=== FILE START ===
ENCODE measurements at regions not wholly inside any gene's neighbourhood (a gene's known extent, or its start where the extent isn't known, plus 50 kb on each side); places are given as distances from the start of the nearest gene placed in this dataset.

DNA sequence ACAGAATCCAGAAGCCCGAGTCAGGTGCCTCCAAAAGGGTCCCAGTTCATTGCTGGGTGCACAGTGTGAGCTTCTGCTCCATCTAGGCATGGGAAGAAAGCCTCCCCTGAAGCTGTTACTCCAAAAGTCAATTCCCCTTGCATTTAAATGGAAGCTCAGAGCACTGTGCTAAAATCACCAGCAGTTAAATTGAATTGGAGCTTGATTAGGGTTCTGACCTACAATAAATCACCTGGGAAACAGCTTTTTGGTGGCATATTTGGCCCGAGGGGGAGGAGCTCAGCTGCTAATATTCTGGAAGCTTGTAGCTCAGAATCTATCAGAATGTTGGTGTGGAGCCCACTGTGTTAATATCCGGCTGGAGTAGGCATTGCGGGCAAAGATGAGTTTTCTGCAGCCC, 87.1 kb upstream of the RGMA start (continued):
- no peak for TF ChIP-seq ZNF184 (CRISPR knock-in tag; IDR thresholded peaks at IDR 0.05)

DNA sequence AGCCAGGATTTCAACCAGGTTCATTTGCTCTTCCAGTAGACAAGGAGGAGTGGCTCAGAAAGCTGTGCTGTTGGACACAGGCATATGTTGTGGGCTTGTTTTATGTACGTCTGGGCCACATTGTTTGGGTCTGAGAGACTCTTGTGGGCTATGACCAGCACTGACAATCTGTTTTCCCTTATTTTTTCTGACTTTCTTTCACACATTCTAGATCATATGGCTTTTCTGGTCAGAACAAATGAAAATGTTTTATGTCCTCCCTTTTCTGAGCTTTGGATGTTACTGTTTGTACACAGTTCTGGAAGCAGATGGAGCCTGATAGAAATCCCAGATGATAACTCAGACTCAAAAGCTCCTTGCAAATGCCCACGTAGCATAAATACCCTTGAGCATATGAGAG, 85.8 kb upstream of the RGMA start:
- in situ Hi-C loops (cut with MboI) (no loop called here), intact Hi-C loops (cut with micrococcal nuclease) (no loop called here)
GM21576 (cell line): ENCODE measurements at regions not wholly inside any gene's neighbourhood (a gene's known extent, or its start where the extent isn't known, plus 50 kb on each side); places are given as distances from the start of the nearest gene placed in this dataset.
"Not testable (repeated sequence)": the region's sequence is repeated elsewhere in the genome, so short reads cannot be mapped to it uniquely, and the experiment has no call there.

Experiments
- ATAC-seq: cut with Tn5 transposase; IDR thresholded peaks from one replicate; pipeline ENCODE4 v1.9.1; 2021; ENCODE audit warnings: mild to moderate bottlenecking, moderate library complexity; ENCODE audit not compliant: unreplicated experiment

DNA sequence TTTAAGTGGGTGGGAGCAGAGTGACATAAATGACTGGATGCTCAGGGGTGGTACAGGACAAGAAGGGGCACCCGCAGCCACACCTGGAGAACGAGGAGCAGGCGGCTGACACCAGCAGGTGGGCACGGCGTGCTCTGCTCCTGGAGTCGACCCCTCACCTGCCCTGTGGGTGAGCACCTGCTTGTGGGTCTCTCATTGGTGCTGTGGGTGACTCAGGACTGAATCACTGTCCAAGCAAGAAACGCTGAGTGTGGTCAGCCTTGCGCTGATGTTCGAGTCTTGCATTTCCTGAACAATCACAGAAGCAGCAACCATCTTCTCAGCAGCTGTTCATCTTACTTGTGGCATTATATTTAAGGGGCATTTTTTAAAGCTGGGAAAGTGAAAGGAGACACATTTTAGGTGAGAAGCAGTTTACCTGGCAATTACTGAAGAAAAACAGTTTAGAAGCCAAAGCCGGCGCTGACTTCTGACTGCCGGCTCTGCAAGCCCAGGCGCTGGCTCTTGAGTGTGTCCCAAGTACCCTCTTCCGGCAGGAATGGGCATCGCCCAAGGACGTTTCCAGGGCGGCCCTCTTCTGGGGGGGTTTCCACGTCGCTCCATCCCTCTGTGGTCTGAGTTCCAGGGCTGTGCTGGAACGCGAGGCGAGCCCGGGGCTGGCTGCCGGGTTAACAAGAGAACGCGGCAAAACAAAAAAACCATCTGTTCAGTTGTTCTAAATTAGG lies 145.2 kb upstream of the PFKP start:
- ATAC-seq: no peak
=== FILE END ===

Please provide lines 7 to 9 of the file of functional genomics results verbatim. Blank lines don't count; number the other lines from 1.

"Not testable (repeated sequence)": the region's sequence is repeated elsewhere in the genome, so short reads cannot be mapped to it uniquely, and the experiment has no call there.

Experiments
- ATAC-seq: cut with Tn5 transposase; IDR thresholded peaks from one replicate; pipeline ENCODE4 v1.9.1; 2021; ENCODE audit warnings: mild to moderate bottlenecking, moderate library complexity; ENCODE audit not compliant: unreplicated experiment